Zero German coal plants as a reaction to Fukushima

Reading headlines like “Germany’s nuclear cutback is darkening European skies” makes Craig Morris despair over the state of journalism.

On this photo we present to you all coal power plants that were planned in Germany due to the nuclear phase-out: none. (Photo by glasseyes view, CC BY-SA 2.0)

On this photo, you can see all coal power plants that were planned in Germany due to the nuclear phase-out after the Fukushima accident: zero. (Photo by glasseyes view, CC BY-SA 2.0)

You may have heard that Paris is suffering from so much air pollution that the city recently topped the world charts, even beating out Chinese cities. But did you know that the surge in German coal power during its nuclear phaseout is the reason? That, at least, is what Michael McDonald of (republished at would have us believe. But there are a few problems with this story.

First, though McDonald says “the renewed German penchant for coal power” may be behind the air pollution in France, only Paris is suffering from smog. Strasbourg, a French city directly on the German border, has no such problems, nor does the large part of France between Paris and Germany. In fact, no other part of Europe is complaining of smog. Miraculously, the smoke from German coal power apparently travels through a funnel directly to Parisians – even when the wind is blowing from France to Germany.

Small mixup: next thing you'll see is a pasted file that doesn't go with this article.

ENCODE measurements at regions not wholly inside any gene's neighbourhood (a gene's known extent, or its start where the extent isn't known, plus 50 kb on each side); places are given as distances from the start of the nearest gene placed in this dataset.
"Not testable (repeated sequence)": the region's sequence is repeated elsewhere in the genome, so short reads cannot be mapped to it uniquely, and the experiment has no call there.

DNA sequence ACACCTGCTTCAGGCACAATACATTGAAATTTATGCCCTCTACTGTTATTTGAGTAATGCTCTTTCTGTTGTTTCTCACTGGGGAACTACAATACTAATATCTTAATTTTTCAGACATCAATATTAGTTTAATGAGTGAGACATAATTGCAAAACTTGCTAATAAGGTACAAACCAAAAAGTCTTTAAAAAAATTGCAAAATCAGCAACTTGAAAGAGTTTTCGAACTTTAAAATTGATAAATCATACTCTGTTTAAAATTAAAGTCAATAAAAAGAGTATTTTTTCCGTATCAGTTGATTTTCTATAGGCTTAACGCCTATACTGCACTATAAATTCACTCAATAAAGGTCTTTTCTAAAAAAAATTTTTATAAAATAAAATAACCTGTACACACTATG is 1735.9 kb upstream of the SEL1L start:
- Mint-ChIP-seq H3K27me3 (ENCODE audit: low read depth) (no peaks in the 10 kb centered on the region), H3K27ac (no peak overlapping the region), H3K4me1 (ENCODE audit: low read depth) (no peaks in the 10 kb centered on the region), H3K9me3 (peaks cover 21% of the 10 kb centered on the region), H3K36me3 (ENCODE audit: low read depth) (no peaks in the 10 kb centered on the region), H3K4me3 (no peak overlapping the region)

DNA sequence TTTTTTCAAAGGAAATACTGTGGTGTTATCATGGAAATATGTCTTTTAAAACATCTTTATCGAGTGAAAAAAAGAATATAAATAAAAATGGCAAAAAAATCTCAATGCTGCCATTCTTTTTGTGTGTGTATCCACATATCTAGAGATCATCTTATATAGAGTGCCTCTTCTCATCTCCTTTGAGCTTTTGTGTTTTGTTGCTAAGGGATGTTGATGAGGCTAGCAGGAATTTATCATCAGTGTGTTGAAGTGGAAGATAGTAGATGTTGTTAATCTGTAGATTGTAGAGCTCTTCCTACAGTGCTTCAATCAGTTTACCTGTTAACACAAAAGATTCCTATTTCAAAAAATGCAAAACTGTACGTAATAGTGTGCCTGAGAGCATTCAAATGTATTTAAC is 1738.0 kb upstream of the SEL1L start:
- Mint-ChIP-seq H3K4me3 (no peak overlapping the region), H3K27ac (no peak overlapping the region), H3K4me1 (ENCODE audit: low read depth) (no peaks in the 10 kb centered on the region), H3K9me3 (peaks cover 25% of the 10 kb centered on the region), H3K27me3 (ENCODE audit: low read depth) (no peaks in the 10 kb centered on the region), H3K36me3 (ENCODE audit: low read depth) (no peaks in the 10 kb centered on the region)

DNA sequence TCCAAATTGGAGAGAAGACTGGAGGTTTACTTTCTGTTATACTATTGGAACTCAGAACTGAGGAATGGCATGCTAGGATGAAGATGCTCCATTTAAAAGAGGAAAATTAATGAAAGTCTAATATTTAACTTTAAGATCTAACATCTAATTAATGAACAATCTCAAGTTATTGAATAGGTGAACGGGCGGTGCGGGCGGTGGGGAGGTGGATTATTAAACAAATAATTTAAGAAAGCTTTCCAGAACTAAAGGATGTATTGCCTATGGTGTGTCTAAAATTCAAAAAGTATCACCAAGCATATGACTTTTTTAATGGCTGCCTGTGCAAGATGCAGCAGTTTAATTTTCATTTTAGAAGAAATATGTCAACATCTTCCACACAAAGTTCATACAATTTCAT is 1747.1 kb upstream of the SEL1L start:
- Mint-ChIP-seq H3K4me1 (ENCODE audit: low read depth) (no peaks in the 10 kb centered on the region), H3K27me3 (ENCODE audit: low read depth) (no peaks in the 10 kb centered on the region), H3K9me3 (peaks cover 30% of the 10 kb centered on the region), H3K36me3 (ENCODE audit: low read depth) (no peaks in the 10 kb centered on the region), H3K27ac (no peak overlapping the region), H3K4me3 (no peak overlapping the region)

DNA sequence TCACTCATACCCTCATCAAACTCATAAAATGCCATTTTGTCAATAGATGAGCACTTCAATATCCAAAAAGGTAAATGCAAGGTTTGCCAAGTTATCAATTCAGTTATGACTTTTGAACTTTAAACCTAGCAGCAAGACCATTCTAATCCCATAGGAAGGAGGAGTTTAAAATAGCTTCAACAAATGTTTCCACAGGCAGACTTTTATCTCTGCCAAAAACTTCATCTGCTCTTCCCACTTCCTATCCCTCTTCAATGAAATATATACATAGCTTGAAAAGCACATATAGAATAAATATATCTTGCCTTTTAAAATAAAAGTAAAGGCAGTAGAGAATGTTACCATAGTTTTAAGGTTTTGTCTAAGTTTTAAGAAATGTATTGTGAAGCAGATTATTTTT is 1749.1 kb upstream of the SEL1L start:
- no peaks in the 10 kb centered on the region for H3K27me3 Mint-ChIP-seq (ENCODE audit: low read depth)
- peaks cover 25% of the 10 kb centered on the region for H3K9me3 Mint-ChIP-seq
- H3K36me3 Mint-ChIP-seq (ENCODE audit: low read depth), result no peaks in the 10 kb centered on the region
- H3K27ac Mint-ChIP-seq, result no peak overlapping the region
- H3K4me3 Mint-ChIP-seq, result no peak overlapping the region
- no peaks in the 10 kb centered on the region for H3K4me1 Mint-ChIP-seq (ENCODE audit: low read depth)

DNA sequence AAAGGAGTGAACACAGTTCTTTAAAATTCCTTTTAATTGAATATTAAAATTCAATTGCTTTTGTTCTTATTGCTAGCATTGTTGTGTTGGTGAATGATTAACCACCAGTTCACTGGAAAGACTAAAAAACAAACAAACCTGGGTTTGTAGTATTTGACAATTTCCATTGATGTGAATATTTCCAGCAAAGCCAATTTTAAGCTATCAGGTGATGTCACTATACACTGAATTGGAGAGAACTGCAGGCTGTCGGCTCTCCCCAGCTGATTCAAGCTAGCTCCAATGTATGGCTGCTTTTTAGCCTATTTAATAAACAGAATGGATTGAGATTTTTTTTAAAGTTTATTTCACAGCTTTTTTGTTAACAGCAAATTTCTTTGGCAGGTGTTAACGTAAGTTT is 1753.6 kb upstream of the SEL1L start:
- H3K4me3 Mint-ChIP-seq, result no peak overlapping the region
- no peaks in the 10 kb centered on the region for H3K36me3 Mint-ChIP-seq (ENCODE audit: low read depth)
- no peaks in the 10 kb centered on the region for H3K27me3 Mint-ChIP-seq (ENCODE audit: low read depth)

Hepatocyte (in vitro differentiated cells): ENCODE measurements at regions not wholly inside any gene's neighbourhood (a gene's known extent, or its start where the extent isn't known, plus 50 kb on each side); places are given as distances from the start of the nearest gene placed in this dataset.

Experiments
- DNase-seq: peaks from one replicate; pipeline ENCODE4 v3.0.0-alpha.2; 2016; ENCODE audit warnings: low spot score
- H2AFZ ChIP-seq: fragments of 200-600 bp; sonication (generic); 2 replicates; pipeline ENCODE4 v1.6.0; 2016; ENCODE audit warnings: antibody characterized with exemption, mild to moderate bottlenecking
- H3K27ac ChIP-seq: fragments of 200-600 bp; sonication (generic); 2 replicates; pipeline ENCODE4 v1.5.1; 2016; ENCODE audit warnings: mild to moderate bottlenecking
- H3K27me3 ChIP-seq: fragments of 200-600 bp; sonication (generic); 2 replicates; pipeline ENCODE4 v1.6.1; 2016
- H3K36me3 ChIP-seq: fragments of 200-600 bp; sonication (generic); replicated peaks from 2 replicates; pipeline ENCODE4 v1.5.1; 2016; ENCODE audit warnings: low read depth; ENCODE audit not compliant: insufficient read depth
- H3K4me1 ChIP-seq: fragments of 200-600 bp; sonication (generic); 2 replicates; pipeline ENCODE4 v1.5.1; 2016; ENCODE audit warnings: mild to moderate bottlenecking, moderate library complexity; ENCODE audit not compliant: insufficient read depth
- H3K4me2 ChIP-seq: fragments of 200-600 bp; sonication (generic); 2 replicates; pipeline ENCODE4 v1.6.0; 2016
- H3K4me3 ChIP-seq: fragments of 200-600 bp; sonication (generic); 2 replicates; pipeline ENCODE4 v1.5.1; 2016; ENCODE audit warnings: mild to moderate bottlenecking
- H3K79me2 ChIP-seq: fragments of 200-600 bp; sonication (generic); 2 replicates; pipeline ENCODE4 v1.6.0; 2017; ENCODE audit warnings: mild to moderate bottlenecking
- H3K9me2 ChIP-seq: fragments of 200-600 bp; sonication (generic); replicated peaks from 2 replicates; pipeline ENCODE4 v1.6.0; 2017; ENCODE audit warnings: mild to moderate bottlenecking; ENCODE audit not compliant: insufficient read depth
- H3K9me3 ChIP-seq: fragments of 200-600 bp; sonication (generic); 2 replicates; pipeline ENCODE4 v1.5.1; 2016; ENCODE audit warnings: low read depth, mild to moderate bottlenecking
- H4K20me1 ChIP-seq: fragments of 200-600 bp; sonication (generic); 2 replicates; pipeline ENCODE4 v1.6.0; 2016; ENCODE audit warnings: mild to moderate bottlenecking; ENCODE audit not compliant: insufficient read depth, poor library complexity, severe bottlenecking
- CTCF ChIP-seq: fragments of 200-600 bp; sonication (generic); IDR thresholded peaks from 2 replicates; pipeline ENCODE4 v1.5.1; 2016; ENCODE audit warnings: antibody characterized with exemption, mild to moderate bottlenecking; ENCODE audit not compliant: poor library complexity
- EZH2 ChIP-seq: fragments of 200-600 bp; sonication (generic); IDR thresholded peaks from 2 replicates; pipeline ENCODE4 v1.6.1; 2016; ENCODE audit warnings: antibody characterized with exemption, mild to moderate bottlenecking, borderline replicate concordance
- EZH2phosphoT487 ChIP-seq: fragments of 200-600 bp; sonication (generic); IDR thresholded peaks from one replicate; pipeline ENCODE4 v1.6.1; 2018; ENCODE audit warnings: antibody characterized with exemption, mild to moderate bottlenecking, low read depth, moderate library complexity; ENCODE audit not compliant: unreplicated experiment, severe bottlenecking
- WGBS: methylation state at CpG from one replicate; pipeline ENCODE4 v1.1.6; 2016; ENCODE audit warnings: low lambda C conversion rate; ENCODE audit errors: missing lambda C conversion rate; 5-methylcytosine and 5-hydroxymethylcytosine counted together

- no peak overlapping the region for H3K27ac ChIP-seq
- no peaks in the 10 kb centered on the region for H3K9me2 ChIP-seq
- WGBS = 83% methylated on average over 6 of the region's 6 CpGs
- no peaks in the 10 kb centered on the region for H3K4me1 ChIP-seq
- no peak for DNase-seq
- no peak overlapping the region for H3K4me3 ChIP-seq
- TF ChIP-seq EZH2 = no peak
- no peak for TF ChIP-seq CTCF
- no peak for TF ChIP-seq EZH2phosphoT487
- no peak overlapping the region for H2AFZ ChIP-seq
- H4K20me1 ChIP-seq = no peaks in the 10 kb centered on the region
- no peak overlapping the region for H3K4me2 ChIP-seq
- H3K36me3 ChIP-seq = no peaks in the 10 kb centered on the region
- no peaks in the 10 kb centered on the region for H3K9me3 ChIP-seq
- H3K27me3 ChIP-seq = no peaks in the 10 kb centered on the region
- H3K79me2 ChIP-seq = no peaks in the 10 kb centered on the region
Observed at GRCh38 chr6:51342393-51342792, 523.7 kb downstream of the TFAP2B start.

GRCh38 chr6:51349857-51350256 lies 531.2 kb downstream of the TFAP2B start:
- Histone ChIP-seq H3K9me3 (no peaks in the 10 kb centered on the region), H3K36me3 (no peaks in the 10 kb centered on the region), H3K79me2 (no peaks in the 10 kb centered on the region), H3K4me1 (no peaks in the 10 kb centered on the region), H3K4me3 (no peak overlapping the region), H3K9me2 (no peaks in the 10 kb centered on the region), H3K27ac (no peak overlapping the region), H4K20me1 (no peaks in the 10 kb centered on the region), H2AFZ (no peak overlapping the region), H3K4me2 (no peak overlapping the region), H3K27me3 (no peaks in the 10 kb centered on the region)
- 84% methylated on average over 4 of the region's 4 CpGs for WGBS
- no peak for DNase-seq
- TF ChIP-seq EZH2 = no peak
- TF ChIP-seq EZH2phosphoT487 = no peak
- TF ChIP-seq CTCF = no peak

Second, there has been no surge in coal power during the nuclear phase-out. In fact, total coal power production (both lignite and hard coal) fell by six percent last year alone. If German coal power is polluting Parisian air, the problem should be getting smaller.

Electricity generation, demand & exports in Germany 2003-2014

The growth of renewable electricity has outstripped the reduction in nuclear power.

Finally, the journalist also believes that “numerous new [coal] plants are scheduled to come online in the next few years.” Tellingly, he does not provide a specific number or a link to a source – yet, the number is knowable.